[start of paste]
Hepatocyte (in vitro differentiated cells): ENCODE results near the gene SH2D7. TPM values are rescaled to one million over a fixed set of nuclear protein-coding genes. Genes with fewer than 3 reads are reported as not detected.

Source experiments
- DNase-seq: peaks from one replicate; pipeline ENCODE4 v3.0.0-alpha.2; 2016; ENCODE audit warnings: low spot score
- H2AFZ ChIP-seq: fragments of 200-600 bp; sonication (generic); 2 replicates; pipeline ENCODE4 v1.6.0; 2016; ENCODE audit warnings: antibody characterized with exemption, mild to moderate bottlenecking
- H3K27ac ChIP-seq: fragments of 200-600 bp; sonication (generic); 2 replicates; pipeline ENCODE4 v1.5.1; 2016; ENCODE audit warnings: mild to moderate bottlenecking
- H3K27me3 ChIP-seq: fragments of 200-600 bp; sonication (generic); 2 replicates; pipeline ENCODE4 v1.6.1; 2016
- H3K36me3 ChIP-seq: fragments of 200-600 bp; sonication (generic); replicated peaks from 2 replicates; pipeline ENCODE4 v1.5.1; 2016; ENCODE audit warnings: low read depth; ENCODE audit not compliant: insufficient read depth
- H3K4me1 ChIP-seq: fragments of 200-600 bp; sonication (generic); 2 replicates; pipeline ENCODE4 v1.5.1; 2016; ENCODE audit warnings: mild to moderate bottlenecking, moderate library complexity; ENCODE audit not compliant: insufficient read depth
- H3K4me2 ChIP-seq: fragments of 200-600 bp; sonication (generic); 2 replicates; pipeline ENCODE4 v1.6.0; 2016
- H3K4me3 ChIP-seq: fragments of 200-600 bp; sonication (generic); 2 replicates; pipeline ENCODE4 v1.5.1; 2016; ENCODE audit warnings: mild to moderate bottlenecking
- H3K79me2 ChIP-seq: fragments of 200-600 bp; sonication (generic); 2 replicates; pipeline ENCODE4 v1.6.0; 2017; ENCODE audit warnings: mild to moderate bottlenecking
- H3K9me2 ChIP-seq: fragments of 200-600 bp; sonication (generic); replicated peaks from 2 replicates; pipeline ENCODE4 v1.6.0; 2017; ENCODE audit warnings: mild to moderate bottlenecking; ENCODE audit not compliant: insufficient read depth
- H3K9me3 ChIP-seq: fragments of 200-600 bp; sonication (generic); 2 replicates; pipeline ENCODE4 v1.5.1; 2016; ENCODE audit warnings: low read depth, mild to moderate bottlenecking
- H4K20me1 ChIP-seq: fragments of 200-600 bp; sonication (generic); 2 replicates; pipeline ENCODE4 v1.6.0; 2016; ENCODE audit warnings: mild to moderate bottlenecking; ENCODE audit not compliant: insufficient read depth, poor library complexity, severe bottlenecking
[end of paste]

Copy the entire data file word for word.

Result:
Hepatocyte (in vitro differentiated cells): ENCODE results near the gene SH2D7. TPM values are rescaled to one million over a fixed set of nuclear protein-coding genes. Genes with fewer than 3 reads are reported as not detected.

Source experiments
- DNase-seq: peaks from one replicate; pipeline ENCODE4 v3.0.0-alpha.2; 2016; ENCODE audit warnings: low spot score
- H2AFZ ChIP-seq: fragments of 200-600 bp; sonication (generic); 2 replicates; pipeline ENCODE4 v1.6.0; 2016; ENCODE audit warnings: antibody characterized with exemption, mild to moderate bottlenecking
- H3K27ac ChIP-seq: fragments of 200-600 bp; sonication (generic); 2 replicates; pipeline ENCODE4 v1.5.1; 2016; ENCODE audit warnings: mild to moderate bottlenecking
- H3K27me3 ChIP-seq: fragments of 200-600 bp; sonication (generic); 2 replicates; pipeline ENCODE4 v1.6.1; 2016
- H3K36me3 ChIP-seq: fragments of 200-600 bp; sonication (generic); replicated peaks from 2 replicates; pipeline ENCODE4 v1.5.1; 2016; ENCODE audit warnings: low read depth; ENCODE audit not compliant: insufficient read depth
- H3K4me1 ChIP-seq: fragments of 200-600 bp; sonication (generic); 2 replicates; pipeline ENCODE4 v1.5.1; 2016; ENCODE audit warnings: mild to moderate bottlenecking, moderate library complexity; ENCODE audit not compliant: insufficient read depth
- H3K4me2 ChIP-seq: fragments of 200-600 bp; sonication (generic); 2 replicates; pipeline ENCODE4 v1.6.0; 2016
- H3K4me3 ChIP-seq: fragments of 200-600 bp; sonication (generic); 2 replicates; pipeline ENCODE4 v1.5.1; 2016; ENCODE audit warnings: mild to moderate bottlenecking
- H3K79me2 ChIP-seq: fragments of 200-600 bp; sonication (generic); 2 replicates; pipeline ENCODE4 v1.6.0; 2017; ENCODE audit warnings: mild to moderate bottlenecking
- H3K9me2 ChIP-seq: fragments of 200-600 bp; sonication (generic); replicated peaks from 2 replicates; pipeline ENCODE4 v1.6.0; 2017; ENCODE audit warnings: mild to moderate bottlenecking; ENCODE audit not compliant: insufficient read depth
- H3K9me3 ChIP-seq: fragments of 200-600 bp; sonication (generic); 2 replicates; pipeline ENCODE4 v1.5.1; 2016; ENCODE audit warnings: low read depth, mild to moderate bottlenecking
- H4K20me1 ChIP-seq: fragments of 200-600 bp; sonication (generic); 2 replicates; pipeline ENCODE4 v1.6.0; 2016; ENCODE audit warnings: mild to moderate bottlenecking; ENCODE audit not compliant: insufficient read depth, poor library complexity, severe bottlenecking